A Guide To Productivity: The Best Time To Drink Coffee
Do you simply “rise and shine,” or are you like most of us? – You rise, get your coffee fix, and start to shine as the caffeine hits your brain. For the majority of hard-working Americans, you depend on a good cup of coffee to start a productive day.
According to the Harvard School of Public Health, 54% of Americans over the age of 18 drink coffee on a daily basis, at an average of 28 ounces per day. Clearly, we need our coffee to get through the day, but if your goal is to remain alert and productive from 9 to 5, is the start of your day the best time for your first cup?
What Does Research Tell Us?
Data accumulated by the aforementioned college in Cambridge, MA found that 65% of Americans drink their coffee at breakfast. Though not a surprising revelation, additional research suggests that, surprisingly, drinking coffee so early may not be the optimal time for your first cup.
Assuming you’re a healthy sleeper, you’re actually more alert when you first wake up than you will be an hour later. When you first rise from a night’s sleep, your melatonin (which promotes sleepiness) and adenosine (which suppresses arousal) levels are at their lowest, whilehypocretin (the neuropeptide that promote vigilance) is at its highest levels.
“Shortly after waking is probably one of the high points of the day. It is the time when…you would be at the lowest point at the sleepiness spectrum,” says Dr. W. Christopher Winter, a sleep medicine expert at Charlottesville Neurology & Sleep Medicine in Virginia.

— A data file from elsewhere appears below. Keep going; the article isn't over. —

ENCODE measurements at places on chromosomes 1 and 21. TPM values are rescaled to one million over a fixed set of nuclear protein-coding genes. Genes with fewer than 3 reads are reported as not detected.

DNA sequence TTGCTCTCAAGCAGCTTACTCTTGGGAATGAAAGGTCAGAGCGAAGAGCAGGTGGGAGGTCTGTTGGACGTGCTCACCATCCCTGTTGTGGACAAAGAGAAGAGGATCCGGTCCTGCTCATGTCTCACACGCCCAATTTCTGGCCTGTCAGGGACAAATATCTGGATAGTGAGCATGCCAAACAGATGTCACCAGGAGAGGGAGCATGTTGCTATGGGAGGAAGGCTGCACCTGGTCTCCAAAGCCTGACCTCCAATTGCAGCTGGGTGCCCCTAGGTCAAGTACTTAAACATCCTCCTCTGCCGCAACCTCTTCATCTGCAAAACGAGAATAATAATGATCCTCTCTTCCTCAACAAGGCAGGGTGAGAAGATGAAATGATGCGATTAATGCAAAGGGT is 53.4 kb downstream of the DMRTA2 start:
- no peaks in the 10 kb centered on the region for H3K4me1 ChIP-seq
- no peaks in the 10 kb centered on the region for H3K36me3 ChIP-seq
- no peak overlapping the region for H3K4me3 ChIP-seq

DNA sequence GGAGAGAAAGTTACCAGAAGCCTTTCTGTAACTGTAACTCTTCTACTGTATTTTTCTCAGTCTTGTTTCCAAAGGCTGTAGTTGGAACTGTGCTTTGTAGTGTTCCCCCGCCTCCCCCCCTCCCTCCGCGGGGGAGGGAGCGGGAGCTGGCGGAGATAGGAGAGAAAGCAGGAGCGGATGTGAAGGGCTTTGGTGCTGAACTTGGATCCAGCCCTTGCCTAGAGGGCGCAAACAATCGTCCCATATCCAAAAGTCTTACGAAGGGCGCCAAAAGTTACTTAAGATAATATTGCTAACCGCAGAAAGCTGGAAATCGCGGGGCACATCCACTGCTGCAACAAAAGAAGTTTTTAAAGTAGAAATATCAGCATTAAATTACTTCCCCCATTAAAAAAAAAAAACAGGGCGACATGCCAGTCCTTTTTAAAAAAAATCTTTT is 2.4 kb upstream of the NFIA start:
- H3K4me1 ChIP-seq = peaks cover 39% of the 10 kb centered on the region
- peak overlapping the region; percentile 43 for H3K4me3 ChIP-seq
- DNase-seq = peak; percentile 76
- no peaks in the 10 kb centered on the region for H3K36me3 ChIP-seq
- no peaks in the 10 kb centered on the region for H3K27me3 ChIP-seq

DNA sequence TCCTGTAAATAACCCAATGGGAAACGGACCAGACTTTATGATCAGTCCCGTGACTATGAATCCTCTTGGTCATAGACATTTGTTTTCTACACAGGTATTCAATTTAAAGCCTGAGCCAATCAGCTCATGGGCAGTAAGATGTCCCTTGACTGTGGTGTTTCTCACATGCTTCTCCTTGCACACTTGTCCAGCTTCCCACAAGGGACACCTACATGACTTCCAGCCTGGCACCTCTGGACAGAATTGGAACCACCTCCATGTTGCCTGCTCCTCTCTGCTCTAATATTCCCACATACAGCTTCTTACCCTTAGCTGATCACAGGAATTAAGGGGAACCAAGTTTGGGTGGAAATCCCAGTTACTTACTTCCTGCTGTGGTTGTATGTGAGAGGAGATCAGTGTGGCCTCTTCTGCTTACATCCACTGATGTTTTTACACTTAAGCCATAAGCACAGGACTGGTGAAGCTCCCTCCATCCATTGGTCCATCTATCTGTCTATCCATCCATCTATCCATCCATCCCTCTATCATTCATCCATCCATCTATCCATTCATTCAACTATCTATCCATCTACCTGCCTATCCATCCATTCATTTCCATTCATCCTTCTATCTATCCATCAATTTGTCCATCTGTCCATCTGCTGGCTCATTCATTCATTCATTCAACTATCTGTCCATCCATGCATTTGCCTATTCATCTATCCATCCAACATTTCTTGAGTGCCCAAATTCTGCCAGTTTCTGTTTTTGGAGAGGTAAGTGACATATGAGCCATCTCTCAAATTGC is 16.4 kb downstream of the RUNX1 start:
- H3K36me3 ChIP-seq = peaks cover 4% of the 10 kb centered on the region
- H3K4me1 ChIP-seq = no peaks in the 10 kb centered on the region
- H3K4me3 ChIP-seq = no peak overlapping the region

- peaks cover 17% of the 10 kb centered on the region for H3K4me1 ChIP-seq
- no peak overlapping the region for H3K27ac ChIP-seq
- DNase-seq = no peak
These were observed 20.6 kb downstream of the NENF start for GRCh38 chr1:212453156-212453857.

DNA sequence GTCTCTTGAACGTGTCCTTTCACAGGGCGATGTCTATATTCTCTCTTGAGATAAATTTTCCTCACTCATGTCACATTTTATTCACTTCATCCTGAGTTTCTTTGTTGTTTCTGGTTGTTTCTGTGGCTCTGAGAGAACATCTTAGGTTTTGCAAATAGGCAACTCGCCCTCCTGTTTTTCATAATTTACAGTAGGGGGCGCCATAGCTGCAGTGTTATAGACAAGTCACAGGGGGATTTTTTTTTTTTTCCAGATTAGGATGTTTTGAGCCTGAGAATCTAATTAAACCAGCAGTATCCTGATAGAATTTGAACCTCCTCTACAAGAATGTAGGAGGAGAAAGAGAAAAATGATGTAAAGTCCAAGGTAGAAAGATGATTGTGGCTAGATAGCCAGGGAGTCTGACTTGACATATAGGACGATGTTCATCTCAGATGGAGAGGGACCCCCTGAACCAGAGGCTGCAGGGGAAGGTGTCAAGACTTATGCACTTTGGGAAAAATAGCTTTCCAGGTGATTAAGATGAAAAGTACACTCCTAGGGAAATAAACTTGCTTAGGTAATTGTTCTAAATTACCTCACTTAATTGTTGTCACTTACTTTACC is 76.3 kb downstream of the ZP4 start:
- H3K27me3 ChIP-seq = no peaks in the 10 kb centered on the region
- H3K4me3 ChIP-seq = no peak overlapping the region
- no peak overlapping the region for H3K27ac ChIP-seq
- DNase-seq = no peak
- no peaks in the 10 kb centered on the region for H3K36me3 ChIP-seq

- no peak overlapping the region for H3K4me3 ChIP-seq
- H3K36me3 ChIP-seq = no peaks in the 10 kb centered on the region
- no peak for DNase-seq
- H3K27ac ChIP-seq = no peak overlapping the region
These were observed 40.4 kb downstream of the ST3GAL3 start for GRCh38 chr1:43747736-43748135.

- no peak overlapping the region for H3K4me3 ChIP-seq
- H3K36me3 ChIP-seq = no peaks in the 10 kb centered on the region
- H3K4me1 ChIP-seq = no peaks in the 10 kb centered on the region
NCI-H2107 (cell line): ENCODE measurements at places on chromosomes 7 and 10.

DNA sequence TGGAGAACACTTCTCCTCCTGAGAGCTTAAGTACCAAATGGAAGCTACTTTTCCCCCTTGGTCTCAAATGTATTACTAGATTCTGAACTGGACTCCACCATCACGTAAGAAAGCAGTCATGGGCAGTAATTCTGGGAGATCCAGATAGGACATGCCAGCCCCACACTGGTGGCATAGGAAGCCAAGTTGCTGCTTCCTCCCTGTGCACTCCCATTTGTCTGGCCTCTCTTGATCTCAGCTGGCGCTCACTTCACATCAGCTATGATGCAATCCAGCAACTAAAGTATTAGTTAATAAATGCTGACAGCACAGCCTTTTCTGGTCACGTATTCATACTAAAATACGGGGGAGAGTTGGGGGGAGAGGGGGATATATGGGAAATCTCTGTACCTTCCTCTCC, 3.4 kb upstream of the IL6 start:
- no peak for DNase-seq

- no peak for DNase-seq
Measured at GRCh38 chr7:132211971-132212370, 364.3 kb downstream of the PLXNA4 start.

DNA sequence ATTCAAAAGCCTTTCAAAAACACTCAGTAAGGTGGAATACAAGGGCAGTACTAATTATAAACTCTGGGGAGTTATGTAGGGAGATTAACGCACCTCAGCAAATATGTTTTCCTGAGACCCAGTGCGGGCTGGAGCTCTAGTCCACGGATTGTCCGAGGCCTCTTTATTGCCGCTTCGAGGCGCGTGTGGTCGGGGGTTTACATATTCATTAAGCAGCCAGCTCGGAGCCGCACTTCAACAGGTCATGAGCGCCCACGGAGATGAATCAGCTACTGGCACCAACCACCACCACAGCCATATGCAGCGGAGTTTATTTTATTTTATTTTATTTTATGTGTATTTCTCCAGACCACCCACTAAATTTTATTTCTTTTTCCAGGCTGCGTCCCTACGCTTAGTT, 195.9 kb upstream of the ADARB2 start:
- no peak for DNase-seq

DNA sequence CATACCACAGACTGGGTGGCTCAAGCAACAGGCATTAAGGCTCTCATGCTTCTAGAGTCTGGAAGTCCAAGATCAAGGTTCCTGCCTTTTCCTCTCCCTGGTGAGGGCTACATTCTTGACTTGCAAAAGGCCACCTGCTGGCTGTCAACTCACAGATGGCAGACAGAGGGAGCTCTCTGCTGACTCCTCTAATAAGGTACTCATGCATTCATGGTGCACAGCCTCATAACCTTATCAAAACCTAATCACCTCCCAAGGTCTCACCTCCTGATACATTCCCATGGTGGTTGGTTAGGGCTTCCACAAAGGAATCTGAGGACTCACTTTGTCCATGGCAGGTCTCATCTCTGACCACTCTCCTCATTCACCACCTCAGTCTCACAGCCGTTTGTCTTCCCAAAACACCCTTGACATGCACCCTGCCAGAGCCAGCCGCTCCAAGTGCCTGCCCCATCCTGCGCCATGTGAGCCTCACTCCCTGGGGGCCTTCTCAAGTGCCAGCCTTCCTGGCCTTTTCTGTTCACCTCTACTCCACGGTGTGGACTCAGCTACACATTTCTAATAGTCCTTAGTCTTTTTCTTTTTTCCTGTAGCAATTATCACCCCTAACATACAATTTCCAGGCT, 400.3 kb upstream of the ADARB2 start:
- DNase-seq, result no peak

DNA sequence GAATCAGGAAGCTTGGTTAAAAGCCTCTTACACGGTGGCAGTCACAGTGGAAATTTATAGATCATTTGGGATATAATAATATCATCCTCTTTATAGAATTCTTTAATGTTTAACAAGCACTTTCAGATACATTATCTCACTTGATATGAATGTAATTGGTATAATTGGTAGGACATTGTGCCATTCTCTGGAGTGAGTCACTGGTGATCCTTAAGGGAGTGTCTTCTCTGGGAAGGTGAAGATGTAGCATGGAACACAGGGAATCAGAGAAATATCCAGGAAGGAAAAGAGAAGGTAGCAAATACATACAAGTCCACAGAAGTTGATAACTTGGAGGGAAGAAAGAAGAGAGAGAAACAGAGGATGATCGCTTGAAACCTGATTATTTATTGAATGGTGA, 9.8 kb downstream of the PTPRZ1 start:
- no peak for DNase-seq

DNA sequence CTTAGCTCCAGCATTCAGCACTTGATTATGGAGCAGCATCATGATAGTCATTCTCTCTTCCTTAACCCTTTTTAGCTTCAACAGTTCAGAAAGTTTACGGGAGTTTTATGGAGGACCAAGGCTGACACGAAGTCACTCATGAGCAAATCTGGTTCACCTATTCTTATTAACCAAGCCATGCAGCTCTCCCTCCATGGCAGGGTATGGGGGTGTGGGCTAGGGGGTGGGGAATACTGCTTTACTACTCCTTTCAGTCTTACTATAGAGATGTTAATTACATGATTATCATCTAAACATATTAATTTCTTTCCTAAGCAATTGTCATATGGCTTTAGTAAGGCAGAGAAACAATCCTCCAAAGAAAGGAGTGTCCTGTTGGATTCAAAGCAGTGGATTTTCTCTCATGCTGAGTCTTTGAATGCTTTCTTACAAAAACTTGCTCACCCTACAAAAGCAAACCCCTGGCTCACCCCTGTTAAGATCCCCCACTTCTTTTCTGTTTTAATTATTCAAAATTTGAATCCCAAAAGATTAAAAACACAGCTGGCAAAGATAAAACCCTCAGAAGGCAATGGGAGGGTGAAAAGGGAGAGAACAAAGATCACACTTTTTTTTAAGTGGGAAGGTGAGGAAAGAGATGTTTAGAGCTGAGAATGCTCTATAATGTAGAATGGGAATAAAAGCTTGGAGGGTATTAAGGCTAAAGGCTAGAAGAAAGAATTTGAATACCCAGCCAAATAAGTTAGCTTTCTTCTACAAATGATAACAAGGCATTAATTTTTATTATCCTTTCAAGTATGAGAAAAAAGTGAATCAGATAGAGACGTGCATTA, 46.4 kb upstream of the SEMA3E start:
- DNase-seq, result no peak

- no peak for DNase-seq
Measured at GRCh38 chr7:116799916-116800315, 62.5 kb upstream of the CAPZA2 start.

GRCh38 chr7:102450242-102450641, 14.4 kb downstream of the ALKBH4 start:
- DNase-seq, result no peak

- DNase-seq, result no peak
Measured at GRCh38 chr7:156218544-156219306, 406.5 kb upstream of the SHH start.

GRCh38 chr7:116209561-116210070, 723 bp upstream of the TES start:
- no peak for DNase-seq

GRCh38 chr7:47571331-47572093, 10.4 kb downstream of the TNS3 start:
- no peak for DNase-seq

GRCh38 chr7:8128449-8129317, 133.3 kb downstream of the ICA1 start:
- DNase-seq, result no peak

Because our hormone balances promote alertness when we first awaken, we don’t need a coffee boost.
So When Do I Have My Cup Of Coffee?
It takes caffeine roughly two hours to have its maximum impact on your body. Thus, to put coffee to best use and help you remain productive when you may otherwise fall into a lull, you’re better off drinking your cup by midmorning and taking advantage of your office’s coffee service.
According to Dr. Joe Ojile, founder and CEO of Clayton Sleep Institute in St. Louis, you experience a natural dip in wakefulness during the later morning hours. If you’ve had your coffee first thing, your caffeine levels will decline in parallel with your brain’s attentiveness – doubling down on your “crash.”
A later cup of coffee however will allow caffeine to build up in your body and reach full force when you’d otherwise start to lose your alertness.
Why Not Two Cups Of Coffee?
Of course, you may ask, “Why not drink a cup of coffee first thing and a second, midmorning coffee?”
But, as with all caffeine consumption, the more you drink, the more your body becomes accustomed to the high levels of the drug in your body. In time, your body will stop responding to the original amount of coffee and require more to have the same effect for you.
Translation: the less coffee you consume, the better it works to keep you alert and productive.
If you’re a coffee lover who drinks it for its taste as much as the caffeine, make one of your cups a decaf. Otherwise, take the advice of Madelyn Fernstrom, a health and nutrition editor for NBC News: Limit your caffeine consumption to 300 mg a day or less, and consume it in one sitting, two hours before you expect to be most tired (or when you need to be most awake).
At the end of the day, it’s about quality! Since you only “suppose” to have a few cups a day, why not make it the best coffee you can find? Our office coffee services and retail coffee services provide the freshest, locally roasted coffee on the east coast. Click the link below to get a free quote on coffee service.